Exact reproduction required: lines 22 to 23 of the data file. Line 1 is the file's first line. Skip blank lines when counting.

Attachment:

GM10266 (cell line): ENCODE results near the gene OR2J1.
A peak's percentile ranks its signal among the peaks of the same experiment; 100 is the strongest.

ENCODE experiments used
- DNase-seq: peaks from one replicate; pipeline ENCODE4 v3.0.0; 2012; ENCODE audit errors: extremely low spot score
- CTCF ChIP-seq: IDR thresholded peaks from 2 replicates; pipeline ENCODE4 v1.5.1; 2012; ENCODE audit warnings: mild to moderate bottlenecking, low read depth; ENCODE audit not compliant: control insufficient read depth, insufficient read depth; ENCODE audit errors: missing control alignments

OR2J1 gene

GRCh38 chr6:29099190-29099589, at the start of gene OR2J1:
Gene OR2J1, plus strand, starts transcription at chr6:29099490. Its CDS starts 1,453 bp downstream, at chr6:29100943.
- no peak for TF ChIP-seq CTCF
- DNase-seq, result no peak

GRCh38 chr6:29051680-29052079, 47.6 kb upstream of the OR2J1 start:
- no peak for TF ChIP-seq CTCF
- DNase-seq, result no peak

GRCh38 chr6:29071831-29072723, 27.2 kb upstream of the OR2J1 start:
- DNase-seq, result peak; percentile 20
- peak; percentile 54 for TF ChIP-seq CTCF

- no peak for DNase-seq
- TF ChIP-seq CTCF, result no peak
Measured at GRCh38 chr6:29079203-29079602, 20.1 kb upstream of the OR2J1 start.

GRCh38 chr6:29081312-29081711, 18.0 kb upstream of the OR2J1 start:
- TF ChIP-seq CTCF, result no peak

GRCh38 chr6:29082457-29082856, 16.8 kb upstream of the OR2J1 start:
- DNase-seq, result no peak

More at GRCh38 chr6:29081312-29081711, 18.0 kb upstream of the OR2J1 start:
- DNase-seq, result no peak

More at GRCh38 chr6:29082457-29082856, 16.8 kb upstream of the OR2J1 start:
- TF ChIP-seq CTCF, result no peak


GRCh38 chr6:29082457-29082856, 16.8 kb upstream of the OR2J1 start:
- DNase-seq, result no peak